'Two Towers' tosses us into dark, lively journey

Neither here nor there, neither beginning nor end — the middle spot in a trilogy is a problematic one.

But Peter Jackson, in the second installment of his "Lord of the Rings" trilogy, has confounded expectations and crafted a film that's both livelier and darker than the first one.

Freed from the burden of setting up a story, Jackson kicks off "The Two Towers" with no introduction or recap from "The Fellowship of the Ring" (those expecting an endless "Star Wars"-style crawl will be disappointed), tossing us into the story like — well, like a dwarf tossed into battle, emerging three hours later with our chain mail dented but our spirits high.

The film is a roundabout, unfinished journey, by necessity; but in between its beginning and not-quite-an-end, it's an often-breathtaking example of that movie rarity: big-budget spectacle not just for the sake of spectacle, but as art.

Jackson's careful adaptation of Tolkien's middle book from Middle-earth (though the ending's been tweaked a bit), in which the splintered forces of the Fellowship gather their strength for the War of the Ring in the dark kingdom of Mordor, should keep fans happy while building anticipation for next year's final installment. But even those new to Tolkien may be captivated. (Note to the uninitiated: a little reading goes a long way. Some book-to-movie adaptations are designed to stand alone; Jackson's trilogy, for better or worse, isn't one of them.)

"The Lord of the Rings: The Two Towers"

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with Elijah Wood, Sean Astin, Viggo Mortensen, Orlando Bloom, Christopher Lee, Liv Tyler, Cate Blanchett, Miranda Otto. Directed by Peter Jackson, from a screenplay by Jackson, Fran Walsh and Philippa Boyens, based on the trilogy by J.R.R. Tolkien. 179 minutes. Rated PG-13 for epic battle sequences and scary images. Advance screenings at midnight tonight; opens tomorrow.
Using every inch of his canvas, Jackson gives us the massive sweep of battle upon battle; of horseback travelers racing under an endless sky; of dreamlike bogs with grasses seemingly floating on the murky water. The blue-green hues that permeated "Fellowship of the Ring" have become an elegant trademark, and (except for the mountainscape at the start of the film, which resembles the Paramount logo), "The Two Towers" is gorgeous to behold.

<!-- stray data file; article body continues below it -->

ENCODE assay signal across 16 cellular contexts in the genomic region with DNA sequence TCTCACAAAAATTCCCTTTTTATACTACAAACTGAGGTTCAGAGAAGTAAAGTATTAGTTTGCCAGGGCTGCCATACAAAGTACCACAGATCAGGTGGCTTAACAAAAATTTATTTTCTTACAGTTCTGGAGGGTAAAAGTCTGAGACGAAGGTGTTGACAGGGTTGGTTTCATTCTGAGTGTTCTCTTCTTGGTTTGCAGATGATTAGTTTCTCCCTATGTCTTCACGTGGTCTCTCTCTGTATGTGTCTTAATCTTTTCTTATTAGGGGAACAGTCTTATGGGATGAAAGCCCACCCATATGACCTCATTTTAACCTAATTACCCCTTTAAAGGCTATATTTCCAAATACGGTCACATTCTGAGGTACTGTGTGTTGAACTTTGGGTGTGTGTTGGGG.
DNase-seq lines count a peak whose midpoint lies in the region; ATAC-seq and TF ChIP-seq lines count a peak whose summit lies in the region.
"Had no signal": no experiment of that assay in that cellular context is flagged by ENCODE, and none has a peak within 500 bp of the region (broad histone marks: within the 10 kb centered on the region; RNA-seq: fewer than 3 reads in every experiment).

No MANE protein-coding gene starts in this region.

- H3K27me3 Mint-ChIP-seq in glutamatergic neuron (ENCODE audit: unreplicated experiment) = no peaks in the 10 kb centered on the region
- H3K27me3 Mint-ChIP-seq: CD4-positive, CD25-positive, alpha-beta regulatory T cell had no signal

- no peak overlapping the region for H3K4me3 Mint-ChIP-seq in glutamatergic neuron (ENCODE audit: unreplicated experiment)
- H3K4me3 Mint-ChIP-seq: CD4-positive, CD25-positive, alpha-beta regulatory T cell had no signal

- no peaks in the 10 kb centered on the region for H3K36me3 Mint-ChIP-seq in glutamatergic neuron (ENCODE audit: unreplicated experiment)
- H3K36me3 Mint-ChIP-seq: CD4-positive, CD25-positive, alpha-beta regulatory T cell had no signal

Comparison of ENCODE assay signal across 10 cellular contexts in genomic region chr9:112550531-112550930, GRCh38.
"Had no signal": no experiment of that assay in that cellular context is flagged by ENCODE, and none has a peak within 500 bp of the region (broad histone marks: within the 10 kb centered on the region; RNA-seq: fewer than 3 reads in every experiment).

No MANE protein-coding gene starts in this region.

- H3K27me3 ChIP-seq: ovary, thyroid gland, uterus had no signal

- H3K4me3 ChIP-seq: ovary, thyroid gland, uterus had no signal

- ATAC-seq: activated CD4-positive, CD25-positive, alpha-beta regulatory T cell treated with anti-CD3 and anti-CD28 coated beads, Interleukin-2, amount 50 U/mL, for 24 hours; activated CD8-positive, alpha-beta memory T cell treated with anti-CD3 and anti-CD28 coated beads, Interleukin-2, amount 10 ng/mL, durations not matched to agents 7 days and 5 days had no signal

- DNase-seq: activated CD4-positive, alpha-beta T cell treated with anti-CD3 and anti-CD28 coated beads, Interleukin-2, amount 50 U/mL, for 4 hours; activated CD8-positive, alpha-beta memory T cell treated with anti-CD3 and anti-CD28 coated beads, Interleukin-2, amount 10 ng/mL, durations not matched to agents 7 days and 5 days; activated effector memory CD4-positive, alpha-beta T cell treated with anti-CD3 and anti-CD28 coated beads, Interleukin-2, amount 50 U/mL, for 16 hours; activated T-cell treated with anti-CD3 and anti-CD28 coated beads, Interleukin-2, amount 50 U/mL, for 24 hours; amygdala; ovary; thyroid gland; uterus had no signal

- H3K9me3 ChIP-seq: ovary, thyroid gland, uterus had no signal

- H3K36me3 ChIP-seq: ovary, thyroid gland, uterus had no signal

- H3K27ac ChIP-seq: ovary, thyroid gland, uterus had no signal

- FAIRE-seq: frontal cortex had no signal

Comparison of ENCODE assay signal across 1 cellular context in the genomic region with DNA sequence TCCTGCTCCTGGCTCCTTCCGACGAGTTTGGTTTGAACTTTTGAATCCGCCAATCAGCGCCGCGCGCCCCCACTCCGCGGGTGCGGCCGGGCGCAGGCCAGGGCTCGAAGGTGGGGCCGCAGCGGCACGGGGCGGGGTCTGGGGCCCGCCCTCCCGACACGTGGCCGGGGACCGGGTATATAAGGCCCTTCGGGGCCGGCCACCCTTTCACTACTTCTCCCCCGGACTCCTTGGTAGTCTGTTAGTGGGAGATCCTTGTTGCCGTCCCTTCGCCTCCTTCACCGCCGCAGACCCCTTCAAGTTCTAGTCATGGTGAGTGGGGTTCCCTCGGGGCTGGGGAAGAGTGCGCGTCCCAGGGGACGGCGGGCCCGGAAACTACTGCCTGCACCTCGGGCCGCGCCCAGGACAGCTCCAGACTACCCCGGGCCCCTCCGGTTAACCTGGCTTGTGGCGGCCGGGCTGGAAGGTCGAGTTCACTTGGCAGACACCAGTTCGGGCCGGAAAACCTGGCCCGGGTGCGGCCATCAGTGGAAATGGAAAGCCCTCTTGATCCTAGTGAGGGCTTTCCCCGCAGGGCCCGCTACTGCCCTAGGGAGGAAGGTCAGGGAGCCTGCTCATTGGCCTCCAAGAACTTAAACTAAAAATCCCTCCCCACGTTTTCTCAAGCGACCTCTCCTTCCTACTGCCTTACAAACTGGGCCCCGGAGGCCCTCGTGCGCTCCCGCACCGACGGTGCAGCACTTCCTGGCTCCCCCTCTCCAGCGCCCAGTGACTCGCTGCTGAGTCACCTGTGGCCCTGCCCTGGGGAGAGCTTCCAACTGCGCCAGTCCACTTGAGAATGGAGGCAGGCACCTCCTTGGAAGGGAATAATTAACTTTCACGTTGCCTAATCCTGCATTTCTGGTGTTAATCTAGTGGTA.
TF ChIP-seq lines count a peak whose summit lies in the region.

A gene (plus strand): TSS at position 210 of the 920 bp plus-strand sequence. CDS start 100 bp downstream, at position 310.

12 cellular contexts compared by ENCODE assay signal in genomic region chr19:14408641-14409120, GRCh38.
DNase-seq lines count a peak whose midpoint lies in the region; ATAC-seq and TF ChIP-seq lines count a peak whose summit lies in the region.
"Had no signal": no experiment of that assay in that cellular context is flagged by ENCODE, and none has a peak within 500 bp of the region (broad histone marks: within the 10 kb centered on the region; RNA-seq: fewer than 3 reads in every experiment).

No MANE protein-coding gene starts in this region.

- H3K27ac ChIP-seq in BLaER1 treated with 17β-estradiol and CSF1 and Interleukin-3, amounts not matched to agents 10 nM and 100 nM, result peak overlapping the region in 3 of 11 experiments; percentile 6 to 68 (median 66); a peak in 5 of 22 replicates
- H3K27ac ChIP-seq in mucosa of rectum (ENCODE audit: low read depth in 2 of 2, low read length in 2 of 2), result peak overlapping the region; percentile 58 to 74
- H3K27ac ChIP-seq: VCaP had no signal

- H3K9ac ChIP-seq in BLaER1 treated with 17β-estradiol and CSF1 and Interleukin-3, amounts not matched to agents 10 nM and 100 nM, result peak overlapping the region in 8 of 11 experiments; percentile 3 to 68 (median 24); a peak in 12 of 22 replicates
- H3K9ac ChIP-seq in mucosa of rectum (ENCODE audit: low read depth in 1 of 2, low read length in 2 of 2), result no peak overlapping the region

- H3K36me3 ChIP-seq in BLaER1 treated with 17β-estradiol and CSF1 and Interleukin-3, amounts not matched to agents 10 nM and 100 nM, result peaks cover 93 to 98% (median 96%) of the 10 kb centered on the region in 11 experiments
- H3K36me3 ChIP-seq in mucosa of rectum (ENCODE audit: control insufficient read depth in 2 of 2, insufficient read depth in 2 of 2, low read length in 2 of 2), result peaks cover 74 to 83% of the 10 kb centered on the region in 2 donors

And while nobody could call its CGI-generated villain Gollum gorgeous (he looks vaguely like a naked, balding version of the diabolical doll Chucky), he comes close to stealing the movie. Cooing "my precious" to the ring, in a voice seemingly issuing from a near-strangled throat, he's a marvelously fluid, lifelike creature — and his tormented conversations with his doppelganger self are chilling. (Andy Serkis, who voices Gollum, deserves much credit — and an endless supply of soothing lozenges.)

Also splendid are the Ents, the massive tree-herds of Middle-earth, with their layered, craggy bark faces, mossy beards and eyes like drops of sap. Scooping up the hobbits in their branches and striding majestically forward, they're massive, stolid guardians. "We never say anything unless it is worth taking a long time to say," says one, slowly. (You can imagine Jackson, master of the three-hour movie, taking particular pleasure in that line.)

Among the humans, Viggo Mortensen as the warrior Aragorn steps to the forefront, a brooding matinee idol with flowing hair and steadfast gaze. Ian McKellen as the resurrected wizard Gandalf brings some welcome humor to the screen (watch his deadpan little wink on the line "You would not part an old man from his walking stick?"). A reed-slim Miranda Otto elegantly swoops her sword as Eowyn, Lady of Rohan — in Tolkien's mostly male enclave, she's a welcome sight. (Best not to dwell on the film's obligatory but lifeless stab at romance — Liv Tyler's magic elf kiss to Aragorn looks like a throwaway Hallmark card.)

And Elijah Wood and Sean Astin again bring sincerity and sweetness to Frodo and Sam. Near the end, they talk about stories, beautifully setting up both anticipation and dread for what comes next. Some tales, we learn, are "full of darkness and danger, and sometimes you didn't want to know the end."

Moira Macdonald: 206-464-2725 or mmacdonald@seattletimes.com.